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Here are five questions Orioles need to answer

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Here are five questions Orioles need to answer

Two months from today, spring training begins in Sarasota, Fla. The Orioles may have as many as 30 pitchers and half a dozen catchers on hand. Position players may join them, and a few days later, nearly 60 players are likely to be in the Orioles’ clubhouse.

Between now and then, here are five questions that need to be answered.

1) Is Chris Davis going to be an Oriole in 2016—and beyond?

Despite Scott Boras’ tireless work on behalf of his client, he can’t seem to find another team that’s interested in paying what the Orioles are.

The reported seven-year, $150 million offer for Davis apparently includes deferred money, and doesn’t include an opt-out.

Orioles executive vice president for baseball operations Dan Duquette indicated at last Saturday’s FanFest that he didn’t understand how opt outs work to a club’s advantage, and was puzzled why teams would agree to them.

While the team and Orioles fans want Davis to agree to come back to the Orioles before the holidays, this may take some more time.

Boras may still try and find another suitor. Maybe a player gets hurt in over the holidays, and there’s a sudden need for a first baseman.

In 2012, Detroit’s Victor Martinez tore his ACL during offseason workouts, and presto, the Tigers were suddenly a January buyer for Prince Fielder.

2) Would Orioles fans accept Davis if he waited until January to sign?

During Davis’ awful 2014 season, he was still cheered. In other cities, a sub .200 average would have gotten a player booed, but Baltimore loved him.

It’s often overlooked that Davis’ 2014 season ended with him serving a 25-game suspension for use of Adderall without a prescription.

Fans overlook that when you hit 47 home runs and drive in 117 runs.

3) Will the Orioles get another left-handed hitter?

If Davis doesn’t return to the Orioles, then another Boras client, Pedro Alvarez, who was nontendered by the Pittsburgh Pirates earlier this month, is in play.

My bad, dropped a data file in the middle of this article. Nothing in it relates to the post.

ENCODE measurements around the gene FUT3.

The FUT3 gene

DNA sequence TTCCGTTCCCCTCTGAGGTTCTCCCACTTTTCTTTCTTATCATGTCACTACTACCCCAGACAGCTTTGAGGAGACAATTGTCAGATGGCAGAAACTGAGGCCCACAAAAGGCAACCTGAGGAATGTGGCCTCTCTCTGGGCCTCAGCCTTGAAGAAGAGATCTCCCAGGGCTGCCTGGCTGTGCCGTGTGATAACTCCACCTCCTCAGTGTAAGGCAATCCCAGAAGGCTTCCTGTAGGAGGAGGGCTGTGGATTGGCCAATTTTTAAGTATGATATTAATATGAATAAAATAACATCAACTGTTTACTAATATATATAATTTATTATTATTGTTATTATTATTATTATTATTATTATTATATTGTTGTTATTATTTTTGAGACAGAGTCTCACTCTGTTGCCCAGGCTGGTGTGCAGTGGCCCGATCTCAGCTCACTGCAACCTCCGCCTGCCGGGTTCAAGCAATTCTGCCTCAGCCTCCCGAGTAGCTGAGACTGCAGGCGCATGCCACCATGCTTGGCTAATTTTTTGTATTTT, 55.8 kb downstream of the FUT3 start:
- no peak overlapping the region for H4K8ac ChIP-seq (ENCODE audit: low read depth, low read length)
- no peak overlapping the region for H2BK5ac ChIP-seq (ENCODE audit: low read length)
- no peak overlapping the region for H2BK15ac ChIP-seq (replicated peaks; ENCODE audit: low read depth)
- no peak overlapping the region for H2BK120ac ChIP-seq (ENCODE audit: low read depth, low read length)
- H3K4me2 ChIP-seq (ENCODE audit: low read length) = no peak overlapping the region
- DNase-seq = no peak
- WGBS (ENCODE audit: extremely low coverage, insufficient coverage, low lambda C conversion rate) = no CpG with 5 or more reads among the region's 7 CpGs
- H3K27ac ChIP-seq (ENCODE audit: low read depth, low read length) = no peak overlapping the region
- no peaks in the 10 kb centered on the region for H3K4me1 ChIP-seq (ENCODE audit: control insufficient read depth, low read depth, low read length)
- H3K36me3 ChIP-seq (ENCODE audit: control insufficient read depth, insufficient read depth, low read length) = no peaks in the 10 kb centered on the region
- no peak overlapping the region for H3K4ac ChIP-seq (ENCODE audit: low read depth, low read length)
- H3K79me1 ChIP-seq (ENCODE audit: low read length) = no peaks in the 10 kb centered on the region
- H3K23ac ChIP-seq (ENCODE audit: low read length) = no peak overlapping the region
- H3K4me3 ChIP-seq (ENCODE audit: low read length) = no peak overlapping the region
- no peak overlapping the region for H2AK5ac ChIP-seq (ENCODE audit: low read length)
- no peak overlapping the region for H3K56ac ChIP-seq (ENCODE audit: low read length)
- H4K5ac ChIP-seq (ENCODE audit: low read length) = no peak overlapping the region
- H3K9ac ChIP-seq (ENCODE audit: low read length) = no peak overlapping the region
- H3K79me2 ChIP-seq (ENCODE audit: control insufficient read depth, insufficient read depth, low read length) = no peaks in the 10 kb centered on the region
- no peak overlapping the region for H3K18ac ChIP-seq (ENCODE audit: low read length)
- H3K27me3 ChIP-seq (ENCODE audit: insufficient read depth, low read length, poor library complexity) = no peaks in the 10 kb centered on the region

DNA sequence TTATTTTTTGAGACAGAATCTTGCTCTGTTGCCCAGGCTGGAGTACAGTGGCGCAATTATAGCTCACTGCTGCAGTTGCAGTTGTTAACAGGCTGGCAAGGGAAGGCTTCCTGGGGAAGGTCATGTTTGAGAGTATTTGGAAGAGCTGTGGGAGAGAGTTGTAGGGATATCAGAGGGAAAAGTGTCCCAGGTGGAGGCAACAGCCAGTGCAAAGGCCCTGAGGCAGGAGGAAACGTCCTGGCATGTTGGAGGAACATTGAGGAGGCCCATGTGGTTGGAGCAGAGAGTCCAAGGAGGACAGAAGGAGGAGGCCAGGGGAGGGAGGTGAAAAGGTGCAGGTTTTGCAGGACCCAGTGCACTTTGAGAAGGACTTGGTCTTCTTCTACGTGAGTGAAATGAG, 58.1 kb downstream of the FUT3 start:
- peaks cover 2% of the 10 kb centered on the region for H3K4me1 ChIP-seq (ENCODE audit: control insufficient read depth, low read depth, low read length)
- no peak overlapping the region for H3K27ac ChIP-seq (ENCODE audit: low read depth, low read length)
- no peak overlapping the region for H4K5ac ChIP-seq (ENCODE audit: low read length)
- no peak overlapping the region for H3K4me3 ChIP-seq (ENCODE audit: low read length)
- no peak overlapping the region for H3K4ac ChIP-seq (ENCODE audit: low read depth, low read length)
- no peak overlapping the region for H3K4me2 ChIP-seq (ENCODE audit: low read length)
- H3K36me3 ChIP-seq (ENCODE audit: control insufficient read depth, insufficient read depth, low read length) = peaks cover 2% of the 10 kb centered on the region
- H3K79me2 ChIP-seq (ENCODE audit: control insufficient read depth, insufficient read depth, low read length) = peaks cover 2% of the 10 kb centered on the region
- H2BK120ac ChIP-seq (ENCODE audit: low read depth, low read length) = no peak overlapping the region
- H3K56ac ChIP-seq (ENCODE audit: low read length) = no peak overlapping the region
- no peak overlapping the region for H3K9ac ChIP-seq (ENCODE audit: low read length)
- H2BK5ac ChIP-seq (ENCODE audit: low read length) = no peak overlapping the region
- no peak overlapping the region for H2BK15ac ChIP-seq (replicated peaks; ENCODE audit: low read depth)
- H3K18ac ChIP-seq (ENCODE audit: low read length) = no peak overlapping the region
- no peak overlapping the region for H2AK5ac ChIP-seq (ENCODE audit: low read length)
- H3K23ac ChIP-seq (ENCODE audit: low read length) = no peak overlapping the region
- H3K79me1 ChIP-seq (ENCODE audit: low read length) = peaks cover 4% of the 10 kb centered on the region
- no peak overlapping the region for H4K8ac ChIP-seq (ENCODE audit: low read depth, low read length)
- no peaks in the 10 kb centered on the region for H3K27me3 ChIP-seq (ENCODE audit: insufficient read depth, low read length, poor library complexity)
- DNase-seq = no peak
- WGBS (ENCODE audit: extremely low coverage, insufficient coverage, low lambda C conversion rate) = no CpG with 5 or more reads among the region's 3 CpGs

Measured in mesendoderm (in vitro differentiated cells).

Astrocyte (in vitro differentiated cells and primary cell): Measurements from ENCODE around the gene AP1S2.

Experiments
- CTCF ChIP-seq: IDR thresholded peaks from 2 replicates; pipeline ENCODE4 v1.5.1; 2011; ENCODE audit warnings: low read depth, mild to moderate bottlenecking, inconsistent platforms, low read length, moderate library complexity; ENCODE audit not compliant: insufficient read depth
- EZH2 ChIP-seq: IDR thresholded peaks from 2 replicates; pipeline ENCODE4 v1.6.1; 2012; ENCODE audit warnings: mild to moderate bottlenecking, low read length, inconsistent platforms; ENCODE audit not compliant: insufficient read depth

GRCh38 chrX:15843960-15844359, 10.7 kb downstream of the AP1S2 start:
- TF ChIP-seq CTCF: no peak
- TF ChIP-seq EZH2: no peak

Davis is a better fielder; Alvarez is best suited to be a DH.

It’s unlikely that Alvarez comes to the Orioles if Davis returns. That would be a lot of home runs and a world record for strikeouts.

A Davis return probably sends Mark Trumbo into right field on most days.

There are some decent left-handed hitting right fielders on the market: Matt Joyce, David Murphy, Gerardo Parra and Will Venable.

Parra is looking for a bigger contract than the Orioles had in mind while the Orioles have had interest in Murphy and Venable in the past.

With Joyce’s success at Oriole Park, he seems like a natural fit.

4) Speaking of left-handers, how about a left-handed starter?

The Wei-Yin train has left the station. While the Orioles would have loved to have kept Wei-Yin Chen, there was never any realistic possibility that they would.

A left-handed starter is desirable, but as Buck Showalter and pitching coach Dave Wallace said at FanFest, it’s not a requirement.

Chen, Yovani Gallardo and Scott Kazmir’s asking prices are probably too high for what they can deliver.

It’s probably more realistic for the Orioles to look at Doug Fister, who they’ve shown some interest in, on a one-year bounceback deal.

Cliff Lee’s name was floated at last week’s Winter Meetings. Duquette didn’t deny interest in the once great pitcher, who hasn’t pitched since July 2014.

As Duquette put it the Orioles don’t mind a “Red Cross” pitcher, a rehab, and that’s what the 37-year-old left-hander would be.

If spring training began today, the Orioles’ fifth starter could be Tyler Wilson or Mike Wright.

They’ll sign someone else between now and then.

5) Are there any smaller things the club needs to do?

The bullpen looks strong, strong enough so that if they don’t sign a credible fifth starter in the next two months, Brian Matusz and perhaps T.J. McFarland could get a look.

Don’t anticipate another major signing of a reliever.